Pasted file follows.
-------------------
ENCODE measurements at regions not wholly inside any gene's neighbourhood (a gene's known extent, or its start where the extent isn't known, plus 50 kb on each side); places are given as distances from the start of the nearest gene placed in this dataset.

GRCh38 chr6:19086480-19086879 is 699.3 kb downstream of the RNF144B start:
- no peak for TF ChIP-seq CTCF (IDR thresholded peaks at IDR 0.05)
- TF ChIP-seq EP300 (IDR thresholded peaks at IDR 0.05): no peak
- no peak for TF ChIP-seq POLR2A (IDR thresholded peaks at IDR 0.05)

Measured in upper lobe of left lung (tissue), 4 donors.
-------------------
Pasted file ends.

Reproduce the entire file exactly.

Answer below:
ENCODE measurements at regions not wholly inside any gene's neighbourhood (a gene's known extent, or its start where the extent isn't known, plus 50 kb on each side); places are given as distances from the start of the nearest gene placed in this dataset.

GRCh38 chr6:19086480-19086879 is 699.3 kb downstream of the RNF144B start:
- no peak for TF ChIP-seq CTCF (IDR thresholded peaks at IDR 0.05)
- TF ChIP-seq EP300 (IDR thresholded peaks at IDR 0.05): no peak
- no peak for TF ChIP-seq POLR2A (IDR thresholded peaks at IDR 0.05)

Measured in upper lobe of left lung (tissue), 4 donors.